Frequently Asked Questions


Countries around the world are beginning to regulate cryptocurrencies, or are seriously considering doing so. Nevertheless, the regulatory status of crypto is currently far behind the ability of unscrupulous merchants to cause serious financial harm to consumers.

A cryptocurrency exchange allows users to transfer regular national (fiat) currency for crypto, or vice versa. The crypto currency goes into or out of the user’s personal digital crypto wallet.

  1. The most common signs of a cryptocurrency scam are:
    1. Receipt of a blackmail email threatening you if you do not send bitcoin to a random address.
    2. Advertising claims that you can earn monthly income by trading cryptocurrency. 
    3. Cold calling you or using high pressure tactics to get you to convert funds to cryptocurrency. 
    4. Not allowing you to withdraw a valid balance.
    5. If the broker or merchant becomes difficult to contact after you send them money in bitcoin or another cryptocurrency.
    6. Promises of low risk and unreasonably high profits.

Funds held in exchanges like Coinbase may be insured if there is a physical security, cyber security or employee breach, but funds you hold in your wallet are not usually insured. With the correct software and tools, it may be possible to locate where your cryptocurrency went, so do not give up. 

  1. Yes, the credit card networks allow under one of the following circumstances:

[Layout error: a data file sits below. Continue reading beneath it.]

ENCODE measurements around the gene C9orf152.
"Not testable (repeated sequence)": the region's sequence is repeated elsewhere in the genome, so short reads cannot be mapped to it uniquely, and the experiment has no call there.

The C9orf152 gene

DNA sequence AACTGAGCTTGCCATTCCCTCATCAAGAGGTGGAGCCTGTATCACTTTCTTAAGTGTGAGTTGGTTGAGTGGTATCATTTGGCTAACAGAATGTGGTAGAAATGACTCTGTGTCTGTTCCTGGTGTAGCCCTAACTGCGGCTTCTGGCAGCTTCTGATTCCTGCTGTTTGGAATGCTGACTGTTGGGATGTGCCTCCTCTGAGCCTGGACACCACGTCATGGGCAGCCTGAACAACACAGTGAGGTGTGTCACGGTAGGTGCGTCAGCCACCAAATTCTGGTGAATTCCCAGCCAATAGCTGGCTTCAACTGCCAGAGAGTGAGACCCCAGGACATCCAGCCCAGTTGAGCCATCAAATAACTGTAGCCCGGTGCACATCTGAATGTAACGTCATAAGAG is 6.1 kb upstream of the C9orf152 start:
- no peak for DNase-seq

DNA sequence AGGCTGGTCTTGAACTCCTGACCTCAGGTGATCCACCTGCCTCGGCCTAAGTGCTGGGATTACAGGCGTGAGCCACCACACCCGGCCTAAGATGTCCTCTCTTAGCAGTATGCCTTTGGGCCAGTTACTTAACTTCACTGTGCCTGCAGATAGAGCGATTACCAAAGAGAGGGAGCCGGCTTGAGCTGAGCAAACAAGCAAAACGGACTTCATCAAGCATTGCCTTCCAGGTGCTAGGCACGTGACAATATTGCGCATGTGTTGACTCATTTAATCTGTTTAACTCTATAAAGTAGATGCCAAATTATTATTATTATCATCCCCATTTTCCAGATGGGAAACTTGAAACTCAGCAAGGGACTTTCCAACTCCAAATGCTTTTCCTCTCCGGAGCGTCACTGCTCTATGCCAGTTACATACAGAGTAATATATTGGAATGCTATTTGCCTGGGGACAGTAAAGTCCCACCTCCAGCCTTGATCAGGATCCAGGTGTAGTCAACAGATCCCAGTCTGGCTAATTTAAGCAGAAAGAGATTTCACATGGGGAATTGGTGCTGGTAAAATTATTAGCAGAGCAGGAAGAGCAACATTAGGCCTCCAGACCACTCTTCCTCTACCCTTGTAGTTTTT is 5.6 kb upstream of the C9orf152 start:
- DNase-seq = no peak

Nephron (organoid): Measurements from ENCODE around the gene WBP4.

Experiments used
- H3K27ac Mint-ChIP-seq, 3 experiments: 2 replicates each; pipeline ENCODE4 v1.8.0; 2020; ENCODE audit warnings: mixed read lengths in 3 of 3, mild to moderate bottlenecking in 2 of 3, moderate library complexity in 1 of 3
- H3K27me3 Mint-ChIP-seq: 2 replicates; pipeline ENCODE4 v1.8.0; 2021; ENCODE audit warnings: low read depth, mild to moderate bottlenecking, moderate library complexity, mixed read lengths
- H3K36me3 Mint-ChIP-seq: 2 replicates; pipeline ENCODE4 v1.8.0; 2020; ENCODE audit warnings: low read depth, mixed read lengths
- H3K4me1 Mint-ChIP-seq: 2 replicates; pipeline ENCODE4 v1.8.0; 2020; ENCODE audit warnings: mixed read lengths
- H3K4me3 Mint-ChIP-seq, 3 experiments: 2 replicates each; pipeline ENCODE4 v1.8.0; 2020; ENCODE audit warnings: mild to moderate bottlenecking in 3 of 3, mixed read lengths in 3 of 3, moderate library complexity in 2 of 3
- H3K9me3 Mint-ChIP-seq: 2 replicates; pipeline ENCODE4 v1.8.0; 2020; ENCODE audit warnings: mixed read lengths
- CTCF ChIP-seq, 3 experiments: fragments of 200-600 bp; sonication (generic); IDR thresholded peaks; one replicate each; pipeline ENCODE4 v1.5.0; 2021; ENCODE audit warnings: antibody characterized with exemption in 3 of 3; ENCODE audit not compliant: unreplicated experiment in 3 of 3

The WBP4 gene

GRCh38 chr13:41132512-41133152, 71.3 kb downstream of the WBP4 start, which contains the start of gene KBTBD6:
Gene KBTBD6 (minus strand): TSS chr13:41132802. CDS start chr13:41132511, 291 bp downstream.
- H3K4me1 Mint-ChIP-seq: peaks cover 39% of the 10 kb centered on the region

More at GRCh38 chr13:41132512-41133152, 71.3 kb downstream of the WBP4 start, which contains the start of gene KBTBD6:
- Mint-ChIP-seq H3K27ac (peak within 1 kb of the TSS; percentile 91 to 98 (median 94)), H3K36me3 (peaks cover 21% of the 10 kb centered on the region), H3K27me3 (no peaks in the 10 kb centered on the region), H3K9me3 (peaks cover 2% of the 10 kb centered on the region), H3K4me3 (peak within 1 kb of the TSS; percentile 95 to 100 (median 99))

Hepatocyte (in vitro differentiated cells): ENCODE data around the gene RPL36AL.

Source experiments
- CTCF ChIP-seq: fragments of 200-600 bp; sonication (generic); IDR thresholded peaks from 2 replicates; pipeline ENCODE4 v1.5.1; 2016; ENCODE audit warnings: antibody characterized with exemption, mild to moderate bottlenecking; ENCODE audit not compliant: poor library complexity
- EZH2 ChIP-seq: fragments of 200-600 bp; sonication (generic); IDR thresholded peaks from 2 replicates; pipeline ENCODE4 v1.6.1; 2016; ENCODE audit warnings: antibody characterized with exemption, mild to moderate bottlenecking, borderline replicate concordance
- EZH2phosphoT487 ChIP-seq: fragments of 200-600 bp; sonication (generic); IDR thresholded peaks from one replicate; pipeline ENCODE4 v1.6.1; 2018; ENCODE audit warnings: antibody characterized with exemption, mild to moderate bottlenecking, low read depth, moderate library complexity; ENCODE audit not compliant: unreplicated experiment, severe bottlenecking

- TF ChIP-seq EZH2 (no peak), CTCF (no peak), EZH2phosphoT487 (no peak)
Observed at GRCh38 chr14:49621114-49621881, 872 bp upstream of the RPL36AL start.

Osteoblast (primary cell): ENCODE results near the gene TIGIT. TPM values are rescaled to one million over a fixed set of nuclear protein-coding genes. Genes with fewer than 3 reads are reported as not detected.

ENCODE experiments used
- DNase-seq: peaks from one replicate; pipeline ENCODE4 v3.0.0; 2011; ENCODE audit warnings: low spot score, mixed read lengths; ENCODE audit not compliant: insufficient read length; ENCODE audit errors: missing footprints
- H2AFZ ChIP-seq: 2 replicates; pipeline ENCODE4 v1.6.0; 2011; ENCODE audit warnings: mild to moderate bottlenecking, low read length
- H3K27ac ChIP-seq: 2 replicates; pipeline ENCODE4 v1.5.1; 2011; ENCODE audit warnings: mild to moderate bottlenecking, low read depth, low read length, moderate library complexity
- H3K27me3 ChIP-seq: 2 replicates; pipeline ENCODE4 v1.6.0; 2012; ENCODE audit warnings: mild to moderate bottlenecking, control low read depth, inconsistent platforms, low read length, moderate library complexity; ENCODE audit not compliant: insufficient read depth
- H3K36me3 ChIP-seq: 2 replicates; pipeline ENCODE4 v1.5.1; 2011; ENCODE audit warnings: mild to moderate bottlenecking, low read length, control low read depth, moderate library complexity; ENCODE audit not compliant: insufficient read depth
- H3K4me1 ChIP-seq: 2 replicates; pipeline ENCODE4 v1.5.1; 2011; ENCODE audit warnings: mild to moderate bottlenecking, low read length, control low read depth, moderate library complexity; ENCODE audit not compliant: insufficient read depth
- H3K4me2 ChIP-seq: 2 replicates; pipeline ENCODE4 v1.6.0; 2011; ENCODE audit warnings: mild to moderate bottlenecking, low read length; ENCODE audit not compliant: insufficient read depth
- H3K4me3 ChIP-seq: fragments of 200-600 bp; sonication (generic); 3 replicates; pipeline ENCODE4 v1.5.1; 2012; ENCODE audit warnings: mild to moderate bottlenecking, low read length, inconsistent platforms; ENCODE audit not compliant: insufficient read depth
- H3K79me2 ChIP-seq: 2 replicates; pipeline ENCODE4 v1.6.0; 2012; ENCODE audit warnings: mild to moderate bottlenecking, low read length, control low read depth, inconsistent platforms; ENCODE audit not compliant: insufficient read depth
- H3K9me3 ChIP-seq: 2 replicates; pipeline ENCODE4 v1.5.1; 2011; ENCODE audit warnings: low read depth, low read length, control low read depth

1. An unauthorized transaction, such as a stolen card or hacked card data.
    2. When the cardholder did not receive the purchased goods or services, or they were not provided as promised..

In principle, either of the above could apply to a crypto purchase, but you would need to prove that to the bank. This process is more complicated than it should be.

Lost or locked wallets are a serious challenge, and The New York Times reported in January 2021 that hundreds of millions of dollars worth of bitcoin have been stranded due to forgotten passwords, reformatted hard drives, etc. A number of companies are offering potential solutions for existing and future cases, but the situation remains uncertain.

Crypto transactions are anonymized, which leads to the common perception that they are untraceable. Although, in fact, a number of highly technical proprietary solutions exist that do allow for the tracking of these transactions in many cases.

If you are ready to fight for what’s yours, the first step is a free no-commitment consultation with a fund recovery expert. Let us help.

You can report a scam by contacting the police or national financial regulator in your country. You can also click on the <TEXT HERE> button on the bottom of this page to report the scam, as well as to schedule a free no-commitment consultation with our fund recovery experts.

  1. Crypto scams are too numerous to list, but below are some of the most common ones:
    1. ICO scams: a new coin is offered for early investors, but it fails to materialize and the scammer disappears with the investment.
    2. Exchange scams: There are a number of reputable crypto exchanges, and there are others that only exist to separate users from their money. Do your research before parting with your cash.
    3. Wallet scams: You keep your crypto in a wallet, so it’s no surprise that scammers are hard at work trying to either hack their way into your legitimate wallet, or offer fake ones for you to download in order to steal your cryptocurrency.

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